West Dundee Votes in Favor of Backyard Honeybee Keeping

By Charlie Sommers for SUST 240

A couple of residents in the West Dundee community began to push for the right to keep honeybees in their backyards. West Dundee already allows for its residents to have chickens on their property, but to officials bees seemed like a whole new extreme. Officials feared the spread of the bees into the community and the fact that a single bee hive could be as large as 50,000 bees. Unlike chickens, bees do not stay in the back yard, but instead they travel around the community and pollinate, which from a sustainability standpoint is not such a bad thing after all.

Honeybees on a Hive (source: Dev Horne of the Chicago Tribune)

Honeybees on a Hive (source: Dev Horne of the Chicago Tribune)

Daniel Wilbrandt, an official in West Dundee who voted against the beekeeping proposal, had this to say in the October 1, 2013, Chicago Tribune article, “West Dundee Allows Backyard Beekeeping”: “The natural instinct for a lot of men and women and children is to swat at a bee. Sometimes if people have allergies, it only takes one sting.” He is right about the potential dangers of the honeybees for those with severe allergies, but it seems like the bees are more interested in pollinating and benefiting the environment then they are in attacking people. The voters decided the good outweighed the bad and the bill was passed in favor of the bees by a 4 to 3 vote.

The Chicagoland area has seen a drop in honeybee populations in recent years and officials who voted in favor of the honeybee ordinance realized that lifting the ban would help address the national honeybee shortage, increase plant pollination in the community, and contribute to the area’s overall sustainability efforts, particularly in terms of biodiversity.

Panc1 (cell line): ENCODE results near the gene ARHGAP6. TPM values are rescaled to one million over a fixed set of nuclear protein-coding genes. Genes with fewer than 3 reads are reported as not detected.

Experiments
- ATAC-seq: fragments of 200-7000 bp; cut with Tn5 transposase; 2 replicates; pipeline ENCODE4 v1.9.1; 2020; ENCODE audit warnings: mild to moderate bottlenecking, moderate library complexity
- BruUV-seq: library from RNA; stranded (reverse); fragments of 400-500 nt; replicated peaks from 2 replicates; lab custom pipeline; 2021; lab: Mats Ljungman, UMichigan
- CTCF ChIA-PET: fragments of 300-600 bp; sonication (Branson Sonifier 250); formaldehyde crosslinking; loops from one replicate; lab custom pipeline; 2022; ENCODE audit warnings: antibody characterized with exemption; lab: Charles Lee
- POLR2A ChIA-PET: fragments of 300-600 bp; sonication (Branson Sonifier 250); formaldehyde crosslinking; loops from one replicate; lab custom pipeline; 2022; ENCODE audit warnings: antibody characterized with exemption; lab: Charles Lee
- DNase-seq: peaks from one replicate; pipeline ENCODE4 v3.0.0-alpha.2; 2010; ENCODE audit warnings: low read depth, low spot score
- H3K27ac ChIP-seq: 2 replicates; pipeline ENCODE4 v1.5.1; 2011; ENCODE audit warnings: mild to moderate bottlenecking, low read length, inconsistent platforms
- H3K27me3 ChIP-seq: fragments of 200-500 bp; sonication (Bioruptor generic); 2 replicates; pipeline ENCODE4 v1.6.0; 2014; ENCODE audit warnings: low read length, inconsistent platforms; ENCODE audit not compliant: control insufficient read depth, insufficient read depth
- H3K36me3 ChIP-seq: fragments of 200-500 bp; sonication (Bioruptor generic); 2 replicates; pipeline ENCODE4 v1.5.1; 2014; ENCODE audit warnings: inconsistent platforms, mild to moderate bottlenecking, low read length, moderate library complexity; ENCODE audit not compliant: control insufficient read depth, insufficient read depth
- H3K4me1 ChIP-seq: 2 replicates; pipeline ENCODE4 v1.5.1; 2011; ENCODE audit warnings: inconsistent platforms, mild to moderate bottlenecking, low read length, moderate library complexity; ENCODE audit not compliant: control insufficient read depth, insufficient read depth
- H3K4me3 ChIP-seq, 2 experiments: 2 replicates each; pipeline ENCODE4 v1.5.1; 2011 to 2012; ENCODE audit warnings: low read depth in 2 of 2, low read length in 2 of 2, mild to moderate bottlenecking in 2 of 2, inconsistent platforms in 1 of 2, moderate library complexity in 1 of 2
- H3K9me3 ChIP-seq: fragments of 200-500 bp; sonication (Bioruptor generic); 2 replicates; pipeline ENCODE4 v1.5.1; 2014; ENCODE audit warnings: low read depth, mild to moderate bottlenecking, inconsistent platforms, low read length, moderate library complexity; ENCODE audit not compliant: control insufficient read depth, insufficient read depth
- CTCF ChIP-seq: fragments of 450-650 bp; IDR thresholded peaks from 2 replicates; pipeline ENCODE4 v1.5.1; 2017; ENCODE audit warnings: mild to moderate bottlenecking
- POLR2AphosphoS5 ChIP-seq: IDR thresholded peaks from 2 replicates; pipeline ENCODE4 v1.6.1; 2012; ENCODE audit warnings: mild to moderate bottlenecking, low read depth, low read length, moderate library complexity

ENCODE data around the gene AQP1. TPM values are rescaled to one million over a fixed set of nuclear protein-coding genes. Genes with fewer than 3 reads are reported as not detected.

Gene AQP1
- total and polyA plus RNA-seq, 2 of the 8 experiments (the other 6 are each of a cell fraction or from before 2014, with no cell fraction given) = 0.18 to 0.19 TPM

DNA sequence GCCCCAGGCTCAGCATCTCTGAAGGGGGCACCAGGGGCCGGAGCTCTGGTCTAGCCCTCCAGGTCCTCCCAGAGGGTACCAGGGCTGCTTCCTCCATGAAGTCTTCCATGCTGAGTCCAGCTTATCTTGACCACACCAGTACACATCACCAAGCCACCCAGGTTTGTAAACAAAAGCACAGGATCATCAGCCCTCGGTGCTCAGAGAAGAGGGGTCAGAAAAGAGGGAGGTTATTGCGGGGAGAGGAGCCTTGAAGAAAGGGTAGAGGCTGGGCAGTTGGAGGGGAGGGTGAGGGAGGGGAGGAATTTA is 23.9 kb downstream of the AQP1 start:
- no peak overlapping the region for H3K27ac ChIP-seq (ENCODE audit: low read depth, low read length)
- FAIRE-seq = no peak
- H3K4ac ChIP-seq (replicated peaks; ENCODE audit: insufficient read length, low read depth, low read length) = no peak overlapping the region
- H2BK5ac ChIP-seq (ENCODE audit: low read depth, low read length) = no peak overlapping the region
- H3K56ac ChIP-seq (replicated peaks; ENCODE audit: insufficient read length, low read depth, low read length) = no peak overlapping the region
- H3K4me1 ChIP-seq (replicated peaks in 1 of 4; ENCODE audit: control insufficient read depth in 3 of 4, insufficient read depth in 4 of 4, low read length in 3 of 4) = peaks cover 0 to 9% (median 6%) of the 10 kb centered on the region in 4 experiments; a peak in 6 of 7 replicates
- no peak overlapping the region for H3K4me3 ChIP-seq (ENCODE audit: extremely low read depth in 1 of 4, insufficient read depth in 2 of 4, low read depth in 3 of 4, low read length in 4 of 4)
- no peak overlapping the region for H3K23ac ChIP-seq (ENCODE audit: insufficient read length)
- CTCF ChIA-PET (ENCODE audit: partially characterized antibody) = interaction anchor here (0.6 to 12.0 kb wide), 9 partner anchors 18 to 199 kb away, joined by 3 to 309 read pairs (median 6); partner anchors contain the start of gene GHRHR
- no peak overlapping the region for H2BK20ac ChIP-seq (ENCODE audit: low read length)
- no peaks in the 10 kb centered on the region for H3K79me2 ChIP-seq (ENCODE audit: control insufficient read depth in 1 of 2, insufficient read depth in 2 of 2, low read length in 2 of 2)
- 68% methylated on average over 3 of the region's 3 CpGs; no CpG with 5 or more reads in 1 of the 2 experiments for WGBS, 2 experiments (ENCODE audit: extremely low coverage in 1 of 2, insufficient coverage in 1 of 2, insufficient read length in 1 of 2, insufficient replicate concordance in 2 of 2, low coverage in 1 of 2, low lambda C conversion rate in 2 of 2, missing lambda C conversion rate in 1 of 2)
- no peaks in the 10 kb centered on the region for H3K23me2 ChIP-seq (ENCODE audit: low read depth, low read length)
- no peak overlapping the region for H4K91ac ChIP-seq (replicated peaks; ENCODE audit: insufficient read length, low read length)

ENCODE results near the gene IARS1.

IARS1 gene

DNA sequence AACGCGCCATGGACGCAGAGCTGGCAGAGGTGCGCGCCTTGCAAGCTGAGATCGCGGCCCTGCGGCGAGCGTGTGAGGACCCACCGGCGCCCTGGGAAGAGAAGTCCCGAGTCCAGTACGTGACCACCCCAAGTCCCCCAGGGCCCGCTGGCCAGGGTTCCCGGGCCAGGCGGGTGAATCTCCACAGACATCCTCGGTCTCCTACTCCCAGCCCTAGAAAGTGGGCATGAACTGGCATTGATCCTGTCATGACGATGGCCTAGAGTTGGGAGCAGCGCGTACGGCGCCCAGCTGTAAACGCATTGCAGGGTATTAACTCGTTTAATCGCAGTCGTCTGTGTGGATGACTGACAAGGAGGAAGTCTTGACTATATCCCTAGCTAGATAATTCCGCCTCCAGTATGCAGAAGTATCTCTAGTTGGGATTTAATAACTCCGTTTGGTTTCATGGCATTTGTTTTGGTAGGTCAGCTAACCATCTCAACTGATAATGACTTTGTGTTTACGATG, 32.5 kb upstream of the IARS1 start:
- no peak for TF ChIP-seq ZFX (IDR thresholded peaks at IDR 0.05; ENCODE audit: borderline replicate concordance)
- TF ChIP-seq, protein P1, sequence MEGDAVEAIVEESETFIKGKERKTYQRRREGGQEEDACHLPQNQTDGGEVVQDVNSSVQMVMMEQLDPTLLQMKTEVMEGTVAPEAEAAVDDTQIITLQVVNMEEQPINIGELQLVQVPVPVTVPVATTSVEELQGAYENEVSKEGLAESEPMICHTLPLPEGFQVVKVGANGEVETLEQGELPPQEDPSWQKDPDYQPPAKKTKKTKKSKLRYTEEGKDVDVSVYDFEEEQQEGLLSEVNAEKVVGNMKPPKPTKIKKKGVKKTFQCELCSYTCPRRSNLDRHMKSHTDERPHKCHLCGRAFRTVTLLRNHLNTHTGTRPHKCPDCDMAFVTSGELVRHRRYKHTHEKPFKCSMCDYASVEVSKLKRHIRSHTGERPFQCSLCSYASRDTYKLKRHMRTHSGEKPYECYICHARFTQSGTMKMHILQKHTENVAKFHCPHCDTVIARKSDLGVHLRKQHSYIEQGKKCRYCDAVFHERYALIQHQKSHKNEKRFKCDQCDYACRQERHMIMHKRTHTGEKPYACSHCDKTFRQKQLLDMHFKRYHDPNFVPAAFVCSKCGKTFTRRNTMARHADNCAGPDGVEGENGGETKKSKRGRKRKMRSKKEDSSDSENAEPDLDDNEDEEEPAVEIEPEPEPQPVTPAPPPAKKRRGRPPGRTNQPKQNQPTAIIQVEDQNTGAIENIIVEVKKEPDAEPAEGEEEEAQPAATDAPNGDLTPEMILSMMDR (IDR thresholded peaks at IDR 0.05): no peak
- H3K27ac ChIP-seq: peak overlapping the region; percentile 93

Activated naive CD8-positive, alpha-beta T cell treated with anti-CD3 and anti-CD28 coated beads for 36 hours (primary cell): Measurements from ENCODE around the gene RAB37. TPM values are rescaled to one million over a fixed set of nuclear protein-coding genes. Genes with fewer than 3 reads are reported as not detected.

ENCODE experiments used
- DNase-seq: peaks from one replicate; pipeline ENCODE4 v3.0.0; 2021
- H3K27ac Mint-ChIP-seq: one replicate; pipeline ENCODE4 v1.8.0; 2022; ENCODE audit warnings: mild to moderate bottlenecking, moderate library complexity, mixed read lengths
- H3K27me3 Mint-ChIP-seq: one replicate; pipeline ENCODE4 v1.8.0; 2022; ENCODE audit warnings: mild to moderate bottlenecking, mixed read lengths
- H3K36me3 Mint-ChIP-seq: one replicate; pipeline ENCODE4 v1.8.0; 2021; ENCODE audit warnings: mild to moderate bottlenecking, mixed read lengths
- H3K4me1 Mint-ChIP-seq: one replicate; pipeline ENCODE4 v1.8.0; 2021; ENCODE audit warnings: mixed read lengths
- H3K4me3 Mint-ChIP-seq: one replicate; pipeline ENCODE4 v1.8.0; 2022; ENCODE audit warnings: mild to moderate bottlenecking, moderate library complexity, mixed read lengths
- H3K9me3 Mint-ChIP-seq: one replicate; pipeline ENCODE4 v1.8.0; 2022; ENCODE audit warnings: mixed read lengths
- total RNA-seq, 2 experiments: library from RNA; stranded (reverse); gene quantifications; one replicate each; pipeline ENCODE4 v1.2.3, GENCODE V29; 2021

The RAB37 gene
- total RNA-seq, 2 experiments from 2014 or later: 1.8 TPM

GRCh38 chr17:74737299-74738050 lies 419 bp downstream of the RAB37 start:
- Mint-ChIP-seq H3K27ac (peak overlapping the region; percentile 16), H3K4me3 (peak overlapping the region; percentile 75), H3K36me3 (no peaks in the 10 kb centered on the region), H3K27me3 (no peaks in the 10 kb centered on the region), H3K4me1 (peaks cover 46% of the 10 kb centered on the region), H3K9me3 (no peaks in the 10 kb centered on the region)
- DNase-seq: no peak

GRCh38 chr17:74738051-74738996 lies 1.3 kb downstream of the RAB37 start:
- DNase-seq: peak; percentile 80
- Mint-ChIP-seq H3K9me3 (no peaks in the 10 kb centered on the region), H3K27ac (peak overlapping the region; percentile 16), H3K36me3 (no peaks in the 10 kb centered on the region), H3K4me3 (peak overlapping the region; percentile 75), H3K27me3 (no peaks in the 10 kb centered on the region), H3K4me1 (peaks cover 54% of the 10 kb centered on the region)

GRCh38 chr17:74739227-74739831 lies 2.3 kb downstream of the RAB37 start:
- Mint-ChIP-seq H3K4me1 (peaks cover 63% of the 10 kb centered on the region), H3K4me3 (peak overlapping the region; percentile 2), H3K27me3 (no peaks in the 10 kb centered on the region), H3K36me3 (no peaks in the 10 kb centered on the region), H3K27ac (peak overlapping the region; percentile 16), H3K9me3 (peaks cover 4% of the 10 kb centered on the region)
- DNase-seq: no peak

According to Lenore T. Adkin’s Chicago Tribune article, those who want bees in their yard need to follow  strict rules such as posting a small sign on the property alerting others to the presence of bees and keeping convenient sources of water on site to keep the bees from leaving the property in search of water.  I feel like as long as West Dundee sets up proper rules and regulations, which they already have in place, then there should be no danger. Honeybees will only bring benefits to the environment and the community. The bees will also produce honey which can be sold locally and used by residents.  It is good to see people in the Chicago area making decisions that are in favor of sustainability and not personal convenience.

Each week during the Fall 2013 semester, students in the SUST 240 Waste online/Schaumburg class at Roosevelt University will contribute blog posts to the Schaumburg’s Sustainable Future website.

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About Suburban Sustainability

Founder and editor of the Schaumburg's Sustainability Future social media project (est. Earth Day, 2011)
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